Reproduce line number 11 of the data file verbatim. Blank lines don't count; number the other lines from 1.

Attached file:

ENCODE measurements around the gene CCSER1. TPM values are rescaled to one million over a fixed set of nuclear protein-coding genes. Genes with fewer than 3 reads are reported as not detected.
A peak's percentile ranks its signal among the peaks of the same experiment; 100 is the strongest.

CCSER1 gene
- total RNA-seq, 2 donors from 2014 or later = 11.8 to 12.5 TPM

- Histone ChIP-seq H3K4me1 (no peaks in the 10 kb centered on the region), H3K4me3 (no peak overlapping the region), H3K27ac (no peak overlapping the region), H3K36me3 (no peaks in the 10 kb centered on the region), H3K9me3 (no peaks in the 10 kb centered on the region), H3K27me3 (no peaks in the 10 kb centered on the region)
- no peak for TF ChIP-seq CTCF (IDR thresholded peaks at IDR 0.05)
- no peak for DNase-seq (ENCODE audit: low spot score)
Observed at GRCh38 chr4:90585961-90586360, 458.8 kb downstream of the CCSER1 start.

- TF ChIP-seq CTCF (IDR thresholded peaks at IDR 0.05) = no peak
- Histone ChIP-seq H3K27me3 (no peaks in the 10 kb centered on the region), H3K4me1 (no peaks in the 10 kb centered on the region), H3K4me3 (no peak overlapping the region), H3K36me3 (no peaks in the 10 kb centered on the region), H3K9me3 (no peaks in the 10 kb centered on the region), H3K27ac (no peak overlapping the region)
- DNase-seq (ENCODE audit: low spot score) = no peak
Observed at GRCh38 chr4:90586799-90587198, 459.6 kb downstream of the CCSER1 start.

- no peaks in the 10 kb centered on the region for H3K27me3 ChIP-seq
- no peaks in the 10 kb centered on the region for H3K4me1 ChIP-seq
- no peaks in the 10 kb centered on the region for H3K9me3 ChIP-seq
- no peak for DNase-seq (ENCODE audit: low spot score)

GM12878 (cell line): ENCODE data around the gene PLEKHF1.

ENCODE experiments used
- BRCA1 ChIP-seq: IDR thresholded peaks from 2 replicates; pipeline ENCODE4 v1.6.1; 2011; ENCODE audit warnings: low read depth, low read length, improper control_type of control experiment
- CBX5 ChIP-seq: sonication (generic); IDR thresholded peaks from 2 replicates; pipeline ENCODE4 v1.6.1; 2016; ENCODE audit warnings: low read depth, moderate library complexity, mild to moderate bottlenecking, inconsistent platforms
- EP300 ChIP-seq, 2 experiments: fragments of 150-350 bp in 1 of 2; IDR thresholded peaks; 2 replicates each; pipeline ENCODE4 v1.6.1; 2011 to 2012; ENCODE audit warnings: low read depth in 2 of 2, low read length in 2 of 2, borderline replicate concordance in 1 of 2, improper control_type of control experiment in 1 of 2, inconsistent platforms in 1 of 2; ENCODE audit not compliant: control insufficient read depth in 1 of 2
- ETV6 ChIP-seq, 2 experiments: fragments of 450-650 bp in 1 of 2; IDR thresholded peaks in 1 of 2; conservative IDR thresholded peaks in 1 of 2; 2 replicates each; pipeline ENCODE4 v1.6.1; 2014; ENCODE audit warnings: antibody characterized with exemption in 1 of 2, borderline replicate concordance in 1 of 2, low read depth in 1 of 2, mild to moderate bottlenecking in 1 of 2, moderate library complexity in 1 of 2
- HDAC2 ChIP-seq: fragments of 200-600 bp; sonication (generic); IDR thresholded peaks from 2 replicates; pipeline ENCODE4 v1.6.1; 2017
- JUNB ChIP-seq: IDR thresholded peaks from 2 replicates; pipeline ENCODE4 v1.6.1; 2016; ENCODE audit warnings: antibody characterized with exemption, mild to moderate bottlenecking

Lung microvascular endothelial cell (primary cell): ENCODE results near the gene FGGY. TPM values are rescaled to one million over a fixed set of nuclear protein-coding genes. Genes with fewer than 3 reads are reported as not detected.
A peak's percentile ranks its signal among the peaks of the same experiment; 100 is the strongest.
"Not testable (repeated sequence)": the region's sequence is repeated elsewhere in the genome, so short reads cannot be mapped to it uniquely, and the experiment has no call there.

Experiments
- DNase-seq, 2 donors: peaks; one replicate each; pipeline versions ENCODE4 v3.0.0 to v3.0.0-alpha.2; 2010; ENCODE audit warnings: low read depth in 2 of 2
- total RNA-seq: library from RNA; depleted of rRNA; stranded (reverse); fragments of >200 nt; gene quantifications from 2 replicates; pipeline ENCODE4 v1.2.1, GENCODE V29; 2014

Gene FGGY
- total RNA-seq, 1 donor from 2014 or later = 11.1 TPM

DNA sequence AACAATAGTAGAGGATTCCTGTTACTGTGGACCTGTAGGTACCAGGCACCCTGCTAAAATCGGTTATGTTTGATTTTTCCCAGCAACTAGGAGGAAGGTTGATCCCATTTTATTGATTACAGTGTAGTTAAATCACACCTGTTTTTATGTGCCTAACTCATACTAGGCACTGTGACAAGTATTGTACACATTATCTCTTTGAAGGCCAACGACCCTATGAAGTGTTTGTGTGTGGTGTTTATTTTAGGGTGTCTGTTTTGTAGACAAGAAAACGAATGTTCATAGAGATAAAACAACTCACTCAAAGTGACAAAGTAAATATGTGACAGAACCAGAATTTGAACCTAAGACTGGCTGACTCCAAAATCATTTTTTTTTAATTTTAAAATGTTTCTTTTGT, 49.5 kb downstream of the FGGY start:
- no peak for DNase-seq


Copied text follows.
- DNase-seq (ENCODE audit: low spot score) = no peak